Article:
- Younger people are most likely to want to seek alternative media, with 74% of people aged 18-24 agreeing.
- A fifth (19%) of people believe that the coronavirus is not as serious as media and government makes it out to be. Almost a third (30%) of those aged 18-24 think that this is the case.
- People are less trusting of Government advice with 42% of people agreeing that ‘I would prefer to find the truth out about Coronavirus myself than simply relying on the Government and their experts’, and just 27% disagreeing.
It should worry us all that the Covid-19 pandemic is feeding into widespread fears for our future:
- 73% of people agree that Coronavirus is the latest sign that the world we live in is becoming increasingly dangerous.
These fears are being stoked successfully by the radical and populist right, and worryingly anti-China sentiment risks becoming entrenched:
- More than twice as many people (54%) agree that ‘China is to blame for Coronavirus’ than disagree (23%)
- 65% of people who voted Conservative in 2019 and 69% of people who voted Brexit party agree that China is to blame for Coronavirus.
- However, despite some attempts at division, community spirit and responsibility is high:
- The coronavirus has highlighted the importance of community. 83% of people agree that having a strong community around you is important. Just 4% disagree
The movement restrictions have left people feeling disconnected;
- 48% of people say they are having less contact with their families, 46% are having less contact with their neighbours, and 63% are having less contact with others in the wider local community. Older people are most likely to say that they are having less contact with all of these groups.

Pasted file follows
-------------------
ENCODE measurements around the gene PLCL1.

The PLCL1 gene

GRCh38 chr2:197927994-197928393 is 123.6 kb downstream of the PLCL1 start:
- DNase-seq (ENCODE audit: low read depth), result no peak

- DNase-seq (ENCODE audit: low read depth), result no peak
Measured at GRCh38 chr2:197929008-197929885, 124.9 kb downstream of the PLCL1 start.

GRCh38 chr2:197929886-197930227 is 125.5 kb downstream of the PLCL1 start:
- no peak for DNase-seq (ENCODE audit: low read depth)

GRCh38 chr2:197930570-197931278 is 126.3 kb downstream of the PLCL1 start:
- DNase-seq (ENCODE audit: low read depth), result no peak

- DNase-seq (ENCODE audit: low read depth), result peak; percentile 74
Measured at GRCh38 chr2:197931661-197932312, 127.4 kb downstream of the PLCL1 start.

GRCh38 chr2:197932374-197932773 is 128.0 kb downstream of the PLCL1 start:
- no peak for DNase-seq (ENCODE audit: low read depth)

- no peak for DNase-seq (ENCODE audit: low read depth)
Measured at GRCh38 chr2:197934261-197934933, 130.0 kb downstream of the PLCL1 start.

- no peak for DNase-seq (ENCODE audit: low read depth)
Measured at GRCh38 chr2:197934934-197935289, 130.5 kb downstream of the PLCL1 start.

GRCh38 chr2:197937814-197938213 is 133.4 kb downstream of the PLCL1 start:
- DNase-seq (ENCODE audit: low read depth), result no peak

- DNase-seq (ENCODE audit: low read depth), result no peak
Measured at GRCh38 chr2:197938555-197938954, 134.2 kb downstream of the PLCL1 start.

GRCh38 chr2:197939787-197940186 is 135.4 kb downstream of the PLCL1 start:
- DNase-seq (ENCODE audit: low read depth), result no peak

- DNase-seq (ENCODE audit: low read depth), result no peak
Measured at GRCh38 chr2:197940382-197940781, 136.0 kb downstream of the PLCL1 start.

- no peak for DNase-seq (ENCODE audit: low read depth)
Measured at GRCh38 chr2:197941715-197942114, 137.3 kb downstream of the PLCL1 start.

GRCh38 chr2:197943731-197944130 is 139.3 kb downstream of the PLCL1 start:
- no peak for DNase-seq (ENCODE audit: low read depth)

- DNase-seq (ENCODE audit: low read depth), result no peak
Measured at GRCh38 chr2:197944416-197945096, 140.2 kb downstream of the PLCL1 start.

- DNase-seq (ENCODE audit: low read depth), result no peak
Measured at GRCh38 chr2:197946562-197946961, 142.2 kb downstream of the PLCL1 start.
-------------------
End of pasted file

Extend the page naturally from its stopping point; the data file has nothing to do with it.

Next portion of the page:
- 11% of Londoners say that because of coronavirus they are having more contact than usual with their neighbours
- More than three times as many people (43%) think that Coronavirus will bring their family closer together than think it will not (13%)
- An overwhelming 88% of people agree that it is incumbent on us all to look after our family, friends and neighbours, while only 2% disagree.
The results we’re publishing are based on a poll of 2,022 adults 18+ who were sampled from across Great Britain. The poll was carried out between 20th-23rd March, using an online interview administered by Focaldata. The data was weighted to be representative of the GB population.
Why has HOPE not hate Charitable Trust commissioned this polling?
HOPE not hate believes in a dual strategy for combatting extreme and hateful politics. We investigate and expose those that spread division and hate whilst also working to build the capacity of communities, and our society as a whole, to resist their messages.
As part of this strategy, we are constantly seeking to understand public opinion around questions of fear, trust, well-being and social cohesion as we understand that extreme politics often survives and thrives in communities suffering from economic insecurity, social uncertainty and institutional neglect.
At a time when we are seeing many instances of anti-East Asian racism as a nationalistic edge is introduced to this global crisis and looming economic hardship a likelihood, we believe it is important to understand public fears and concerns so that civic institutions, communities and activists can take the action required to prevent hatred and division from gaining a foothold in our future.